Wasted is well worth a watch. Creatively interpreted and well performed, the play examines with haunting depth the anti-climax of post-adolescence, following three London friends mourning the loss of a world in which “everything was ours” in their attempts to “rise up and get our dream back”. The reality of the monotonous nine to ﬁve is one that many of us at Cambridge have yet to face, and Wasted forces us to confront it with a rare mixture of honesty and humour.
Lucy Moss directs with an eye well trained to the play’s moments of light and shade. The result is a subtle production in which neither comedy nor gravity are compromised, but rather complement one another; some of the most touching scenes are also some of the funniest. The dialogue crescendos seamlessly from mute staticity to banterous and, occasionally, explosive frustration. The dramatic refrain, in which the actors bombard the audience with life’s abstract observations and unanswerable questions, becomes repetitive towards the end, but is nonetheless impressively well-choreographed.
Meanwhile, the sparse, versatile set is an asset in a play which relies so strongly on its evocation of emotion, and the sense of wider life trajectory, rather than place. The incredibly neat staging of a party gives way to a beautifully vulnerable “morning-after” scene, which sees the characters huddled together in the corner of a bare stage.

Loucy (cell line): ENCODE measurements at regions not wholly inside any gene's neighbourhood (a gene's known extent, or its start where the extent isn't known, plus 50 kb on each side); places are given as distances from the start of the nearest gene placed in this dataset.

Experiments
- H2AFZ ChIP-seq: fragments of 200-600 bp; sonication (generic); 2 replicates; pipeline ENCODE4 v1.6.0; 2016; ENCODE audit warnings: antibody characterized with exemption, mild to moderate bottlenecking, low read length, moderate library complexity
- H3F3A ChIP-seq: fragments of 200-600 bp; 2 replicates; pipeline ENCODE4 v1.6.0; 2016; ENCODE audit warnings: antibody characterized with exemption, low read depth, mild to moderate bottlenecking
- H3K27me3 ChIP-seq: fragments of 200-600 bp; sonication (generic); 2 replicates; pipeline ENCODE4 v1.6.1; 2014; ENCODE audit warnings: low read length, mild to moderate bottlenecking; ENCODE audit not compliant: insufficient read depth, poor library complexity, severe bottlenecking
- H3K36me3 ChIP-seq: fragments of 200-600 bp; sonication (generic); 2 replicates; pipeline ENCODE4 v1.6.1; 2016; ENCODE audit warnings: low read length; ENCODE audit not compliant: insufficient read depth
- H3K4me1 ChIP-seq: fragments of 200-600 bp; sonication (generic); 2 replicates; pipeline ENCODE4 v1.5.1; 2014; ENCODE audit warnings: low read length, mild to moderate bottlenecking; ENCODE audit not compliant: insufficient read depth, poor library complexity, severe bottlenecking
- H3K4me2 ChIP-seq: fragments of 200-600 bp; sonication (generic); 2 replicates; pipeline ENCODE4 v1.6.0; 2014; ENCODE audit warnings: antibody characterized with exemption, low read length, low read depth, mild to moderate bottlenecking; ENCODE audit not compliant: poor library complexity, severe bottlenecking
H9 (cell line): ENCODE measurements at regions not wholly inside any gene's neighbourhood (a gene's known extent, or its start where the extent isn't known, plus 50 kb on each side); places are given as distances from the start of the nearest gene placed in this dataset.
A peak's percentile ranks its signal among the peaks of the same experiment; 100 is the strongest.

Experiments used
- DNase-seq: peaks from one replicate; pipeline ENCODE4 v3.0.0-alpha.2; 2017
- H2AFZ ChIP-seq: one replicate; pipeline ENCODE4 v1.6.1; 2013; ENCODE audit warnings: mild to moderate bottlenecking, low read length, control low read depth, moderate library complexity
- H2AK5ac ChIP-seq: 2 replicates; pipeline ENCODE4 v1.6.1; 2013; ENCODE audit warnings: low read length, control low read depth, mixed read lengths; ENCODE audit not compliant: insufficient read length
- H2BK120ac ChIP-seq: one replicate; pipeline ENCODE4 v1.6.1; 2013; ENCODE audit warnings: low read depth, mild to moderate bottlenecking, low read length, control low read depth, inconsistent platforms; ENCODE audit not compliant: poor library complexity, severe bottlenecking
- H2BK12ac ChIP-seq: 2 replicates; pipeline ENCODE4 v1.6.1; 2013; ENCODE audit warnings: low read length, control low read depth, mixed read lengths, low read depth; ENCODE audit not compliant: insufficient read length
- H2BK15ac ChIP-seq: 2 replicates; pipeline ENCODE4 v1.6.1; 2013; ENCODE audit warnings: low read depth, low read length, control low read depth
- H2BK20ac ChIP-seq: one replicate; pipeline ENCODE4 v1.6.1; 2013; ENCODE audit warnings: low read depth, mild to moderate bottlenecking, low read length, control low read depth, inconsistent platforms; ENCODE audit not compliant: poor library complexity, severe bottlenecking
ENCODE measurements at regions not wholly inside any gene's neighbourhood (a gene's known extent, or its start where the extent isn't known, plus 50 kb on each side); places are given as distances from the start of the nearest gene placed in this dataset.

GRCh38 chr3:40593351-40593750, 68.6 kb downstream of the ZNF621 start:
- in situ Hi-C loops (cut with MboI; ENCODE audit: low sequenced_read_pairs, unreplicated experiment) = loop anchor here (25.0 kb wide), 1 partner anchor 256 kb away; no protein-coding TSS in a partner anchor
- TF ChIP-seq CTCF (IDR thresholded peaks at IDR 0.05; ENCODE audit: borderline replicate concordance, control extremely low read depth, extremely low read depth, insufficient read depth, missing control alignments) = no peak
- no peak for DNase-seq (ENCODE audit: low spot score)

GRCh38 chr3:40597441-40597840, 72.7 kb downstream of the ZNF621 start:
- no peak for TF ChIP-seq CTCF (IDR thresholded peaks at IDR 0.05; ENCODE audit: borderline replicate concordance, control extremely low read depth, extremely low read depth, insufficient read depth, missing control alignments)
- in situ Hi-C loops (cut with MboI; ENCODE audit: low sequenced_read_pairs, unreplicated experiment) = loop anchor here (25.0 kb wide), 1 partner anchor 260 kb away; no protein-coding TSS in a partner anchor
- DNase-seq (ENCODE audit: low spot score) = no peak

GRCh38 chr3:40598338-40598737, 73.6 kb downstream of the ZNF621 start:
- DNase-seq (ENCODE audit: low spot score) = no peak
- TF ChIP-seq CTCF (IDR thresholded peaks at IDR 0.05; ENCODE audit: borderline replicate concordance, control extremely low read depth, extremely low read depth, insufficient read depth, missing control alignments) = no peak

The acting, on the whole, is convincing: insightful and touching lines are delivered conversationally, or with the unobtrusive deadpan of which all the actors seem to be masters. Though some of the more confessional moments feel a little self-conscious, the cast do well, overall, to inject a grittiness and energy into a script occasionally in danger of lapsing into self-indulgent nostalgia. Mike Hood strikes the perfect balance between compassion and eeriness as the on-stage shadow of the departed Tony, with the stand-out performance coming from Ian Johnston as Danny, a failed musician devastated by the immanent departure of the girl he loves. The actors’ switching roles several times in the play certainly showcases their own versatility, but can become a distraction from the plot.
Overall, Wasted is a moving and well-delivered portrait of three friends getting riotously drunk, while staring into the blank of the life to come.
Wasted plays at the Corpus Playroom, 9:30 p.m. until Saturday. Tickets can be bought here.